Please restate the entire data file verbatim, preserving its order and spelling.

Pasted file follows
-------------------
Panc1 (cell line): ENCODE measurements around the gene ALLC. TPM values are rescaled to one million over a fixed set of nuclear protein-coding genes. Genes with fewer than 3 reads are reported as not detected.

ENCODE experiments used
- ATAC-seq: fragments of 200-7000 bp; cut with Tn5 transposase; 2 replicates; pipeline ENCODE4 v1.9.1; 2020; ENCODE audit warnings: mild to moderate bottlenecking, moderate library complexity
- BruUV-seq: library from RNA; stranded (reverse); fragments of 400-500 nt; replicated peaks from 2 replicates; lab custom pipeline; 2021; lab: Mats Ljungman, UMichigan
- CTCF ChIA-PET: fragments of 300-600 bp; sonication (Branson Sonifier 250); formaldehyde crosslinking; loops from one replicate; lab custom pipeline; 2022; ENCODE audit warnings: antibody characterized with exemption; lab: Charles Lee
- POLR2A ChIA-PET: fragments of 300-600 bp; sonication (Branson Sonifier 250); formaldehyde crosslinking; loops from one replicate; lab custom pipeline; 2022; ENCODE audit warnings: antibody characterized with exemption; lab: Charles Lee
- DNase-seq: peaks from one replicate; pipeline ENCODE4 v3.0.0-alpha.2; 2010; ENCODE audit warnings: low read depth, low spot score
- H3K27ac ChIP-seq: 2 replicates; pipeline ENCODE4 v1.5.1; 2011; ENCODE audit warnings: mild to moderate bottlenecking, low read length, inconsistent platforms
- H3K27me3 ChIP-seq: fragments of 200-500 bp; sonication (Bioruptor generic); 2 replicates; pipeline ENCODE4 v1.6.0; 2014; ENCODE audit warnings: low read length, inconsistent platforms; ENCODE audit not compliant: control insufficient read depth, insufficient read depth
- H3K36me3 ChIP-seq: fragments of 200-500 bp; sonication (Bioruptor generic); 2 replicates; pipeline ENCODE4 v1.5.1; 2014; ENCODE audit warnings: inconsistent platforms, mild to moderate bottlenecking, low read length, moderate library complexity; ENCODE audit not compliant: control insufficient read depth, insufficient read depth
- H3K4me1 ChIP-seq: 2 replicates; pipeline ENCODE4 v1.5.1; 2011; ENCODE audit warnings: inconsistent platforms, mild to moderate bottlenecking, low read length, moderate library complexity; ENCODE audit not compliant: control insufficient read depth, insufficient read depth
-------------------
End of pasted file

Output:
Panc1 (cell line): ENCODE measurements around the gene ALLC. TPM values are rescaled to one million over a fixed set of nuclear protein-coding genes. Genes with fewer than 3 reads are reported as not detected.

ENCODE experiments used
- ATAC-seq: fragments of 200-7000 bp; cut with Tn5 transposase; 2 replicates; pipeline ENCODE4 v1.9.1; 2020; ENCODE audit warnings: mild to moderate bottlenecking, moderate library complexity
- BruUV-seq: library from RNA; stranded (reverse); fragments of 400-500 nt; replicated peaks from 2 replicates; lab custom pipeline; 2021; lab: Mats Ljungman, UMichigan
- CTCF ChIA-PET: fragments of 300-600 bp; sonication (Branson Sonifier 250); formaldehyde crosslinking; loops from one replicate; lab custom pipeline; 2022; ENCODE audit warnings: antibody characterized with exemption; lab: Charles Lee
- POLR2A ChIA-PET: fragments of 300-600 bp; sonication (Branson Sonifier 250); formaldehyde crosslinking; loops from one replicate; lab custom pipeline; 2022; ENCODE audit warnings: antibody characterized with exemption; lab: Charles Lee
- DNase-seq: peaks from one replicate; pipeline ENCODE4 v3.0.0-alpha.2; 2010; ENCODE audit warnings: low read depth, low spot score
- H3K27ac ChIP-seq: 2 replicates; pipeline ENCODE4 v1.5.1; 2011; ENCODE audit warnings: mild to moderate bottlenecking, low read length, inconsistent platforms
- H3K27me3 ChIP-seq: fragments of 200-500 bp; sonication (Bioruptor generic); 2 replicates; pipeline ENCODE4 v1.6.0; 2014; ENCODE audit warnings: low read length, inconsistent platforms; ENCODE audit not compliant: control insufficient read depth, insufficient read depth
- H3K36me3 ChIP-seq: fragments of 200-500 bp; sonication (Bioruptor generic); 2 replicates; pipeline ENCODE4 v1.5.1; 2014; ENCODE audit warnings: inconsistent platforms, mild to moderate bottlenecking, low read length, moderate library complexity; ENCODE audit not compliant: control insufficient read depth, insufficient read depth
- H3K4me1 ChIP-seq: 2 replicates; pipeline ENCODE4 v1.5.1; 2011; ENCODE audit warnings: inconsistent platforms, mild to moderate bottlenecking, low read length, moderate library complexity; ENCODE audit not compliant: control insufficient read depth, insufficient read depth